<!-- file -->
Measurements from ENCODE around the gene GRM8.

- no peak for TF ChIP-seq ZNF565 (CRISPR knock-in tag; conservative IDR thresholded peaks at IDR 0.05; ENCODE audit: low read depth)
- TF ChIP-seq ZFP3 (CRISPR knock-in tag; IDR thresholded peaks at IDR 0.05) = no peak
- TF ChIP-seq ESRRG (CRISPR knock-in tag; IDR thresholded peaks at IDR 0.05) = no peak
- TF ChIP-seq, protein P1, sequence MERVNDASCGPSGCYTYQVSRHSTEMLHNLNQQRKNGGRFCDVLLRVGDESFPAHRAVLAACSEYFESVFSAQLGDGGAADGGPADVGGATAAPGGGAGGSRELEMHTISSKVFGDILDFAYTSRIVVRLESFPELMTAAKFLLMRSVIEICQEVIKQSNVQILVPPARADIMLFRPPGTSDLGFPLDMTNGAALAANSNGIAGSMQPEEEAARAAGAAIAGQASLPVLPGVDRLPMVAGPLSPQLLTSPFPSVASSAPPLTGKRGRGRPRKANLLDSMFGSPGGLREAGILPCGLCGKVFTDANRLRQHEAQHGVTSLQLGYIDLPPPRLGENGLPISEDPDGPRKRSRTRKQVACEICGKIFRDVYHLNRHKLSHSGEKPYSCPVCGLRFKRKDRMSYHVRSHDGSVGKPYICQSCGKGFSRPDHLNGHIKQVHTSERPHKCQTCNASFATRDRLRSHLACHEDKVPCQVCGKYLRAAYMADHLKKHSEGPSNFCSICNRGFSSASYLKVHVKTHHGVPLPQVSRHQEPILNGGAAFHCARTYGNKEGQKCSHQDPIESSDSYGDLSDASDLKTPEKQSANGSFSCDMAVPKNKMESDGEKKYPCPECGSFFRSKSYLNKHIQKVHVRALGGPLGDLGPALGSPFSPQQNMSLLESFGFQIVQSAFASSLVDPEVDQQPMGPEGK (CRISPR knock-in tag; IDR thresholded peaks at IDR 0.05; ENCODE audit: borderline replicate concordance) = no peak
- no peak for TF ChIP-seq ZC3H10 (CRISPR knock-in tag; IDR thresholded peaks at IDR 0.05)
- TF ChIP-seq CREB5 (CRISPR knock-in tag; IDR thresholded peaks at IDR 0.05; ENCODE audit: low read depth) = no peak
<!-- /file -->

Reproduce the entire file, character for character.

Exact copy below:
Measurements from ENCODE around the gene GRM8.

- no peak for TF ChIP-seq ZNF565 (CRISPR knock-in tag; conservative IDR thresholded peaks at IDR 0.05; ENCODE audit: low read depth)
- TF ChIP-seq ZFP3 (CRISPR knock-in tag; IDR thresholded peaks at IDR 0.05) = no peak
- TF ChIP-seq ESRRG (CRISPR knock-in tag; IDR thresholded peaks at IDR 0.05) = no peak
- TF ChIP-seq, protein P1, sequence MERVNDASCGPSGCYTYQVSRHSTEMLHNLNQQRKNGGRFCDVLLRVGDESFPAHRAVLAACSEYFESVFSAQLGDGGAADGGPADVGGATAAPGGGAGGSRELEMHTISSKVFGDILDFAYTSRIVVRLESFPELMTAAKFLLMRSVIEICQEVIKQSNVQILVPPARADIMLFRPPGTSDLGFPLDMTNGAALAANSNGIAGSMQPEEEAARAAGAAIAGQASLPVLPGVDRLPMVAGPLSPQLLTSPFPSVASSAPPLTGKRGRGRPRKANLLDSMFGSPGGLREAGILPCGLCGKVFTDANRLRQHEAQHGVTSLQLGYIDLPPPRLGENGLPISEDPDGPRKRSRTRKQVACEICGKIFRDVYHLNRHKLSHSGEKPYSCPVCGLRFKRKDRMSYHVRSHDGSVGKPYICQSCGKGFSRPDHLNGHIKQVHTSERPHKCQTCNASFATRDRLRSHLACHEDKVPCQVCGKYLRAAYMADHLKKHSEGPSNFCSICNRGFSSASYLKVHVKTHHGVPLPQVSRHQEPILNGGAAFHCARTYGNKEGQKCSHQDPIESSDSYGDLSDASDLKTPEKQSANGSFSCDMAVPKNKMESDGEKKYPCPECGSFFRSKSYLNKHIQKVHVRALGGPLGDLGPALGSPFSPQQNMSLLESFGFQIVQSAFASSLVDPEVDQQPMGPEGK (CRISPR knock-in tag; IDR thresholded peaks at IDR 0.05; ENCODE audit: borderline replicate concordance) = no peak
- no peak for TF ChIP-seq ZC3H10 (CRISPR knock-in tag; IDR thresholded peaks at IDR 0.05)
- TF ChIP-seq CREB5 (CRISPR knock-in tag; IDR thresholded peaks at IDR 0.05; ENCODE audit: low read depth) = no peak